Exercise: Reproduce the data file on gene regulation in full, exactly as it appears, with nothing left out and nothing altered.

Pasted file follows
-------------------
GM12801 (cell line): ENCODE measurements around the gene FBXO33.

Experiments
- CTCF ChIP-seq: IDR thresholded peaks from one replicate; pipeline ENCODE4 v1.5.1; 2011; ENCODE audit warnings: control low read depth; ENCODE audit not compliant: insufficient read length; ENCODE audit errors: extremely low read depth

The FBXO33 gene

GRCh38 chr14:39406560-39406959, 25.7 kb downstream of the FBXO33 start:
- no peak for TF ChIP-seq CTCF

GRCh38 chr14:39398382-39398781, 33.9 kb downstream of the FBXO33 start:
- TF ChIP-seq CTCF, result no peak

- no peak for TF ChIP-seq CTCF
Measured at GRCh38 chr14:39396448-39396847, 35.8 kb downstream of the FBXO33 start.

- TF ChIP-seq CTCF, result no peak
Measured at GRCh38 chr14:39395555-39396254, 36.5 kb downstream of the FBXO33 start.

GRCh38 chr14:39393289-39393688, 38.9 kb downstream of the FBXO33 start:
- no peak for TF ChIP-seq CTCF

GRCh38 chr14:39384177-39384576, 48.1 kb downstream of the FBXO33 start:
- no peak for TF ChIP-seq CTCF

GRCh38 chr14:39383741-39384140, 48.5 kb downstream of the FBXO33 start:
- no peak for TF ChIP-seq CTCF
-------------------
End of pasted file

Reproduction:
GM12801 (cell line): ENCODE measurements around the gene FBXO33.

Experiments
- CTCF ChIP-seq: IDR thresholded peaks from one replicate; pipeline ENCODE4 v1.5.1; 2011; ENCODE audit warnings: control low read depth; ENCODE audit not compliant: insufficient read length; ENCODE audit errors: extremely low read depth

The FBXO33 gene

GRCh38 chr14:39406560-39406959, 25.7 kb downstream of the FBXO33 start:
- no peak for TF ChIP-seq CTCF

GRCh38 chr14:39398382-39398781, 33.9 kb downstream of the FBXO33 start:
- TF ChIP-seq CTCF, result no peak

- no peak for TF ChIP-seq CTCF
Measured at GRCh38 chr14:39396448-39396847, 35.8 kb downstream of the FBXO33 start.

- TF ChIP-seq CTCF, result no peak
Measured at GRCh38 chr14:39395555-39396254, 36.5 kb downstream of the FBXO33 start.

GRCh38 chr14:39393289-39393688, 38.9 kb downstream of the FBXO33 start:
- no peak for TF ChIP-seq CTCF

GRCh38 chr14:39384177-39384576, 48.1 kb downstream of the FBXO33 start:
- no peak for TF ChIP-seq CTCF

GRCh38 chr14:39383741-39384140, 48.5 kb downstream of the FBXO33 start:
- no peak for TF ChIP-seq CTCF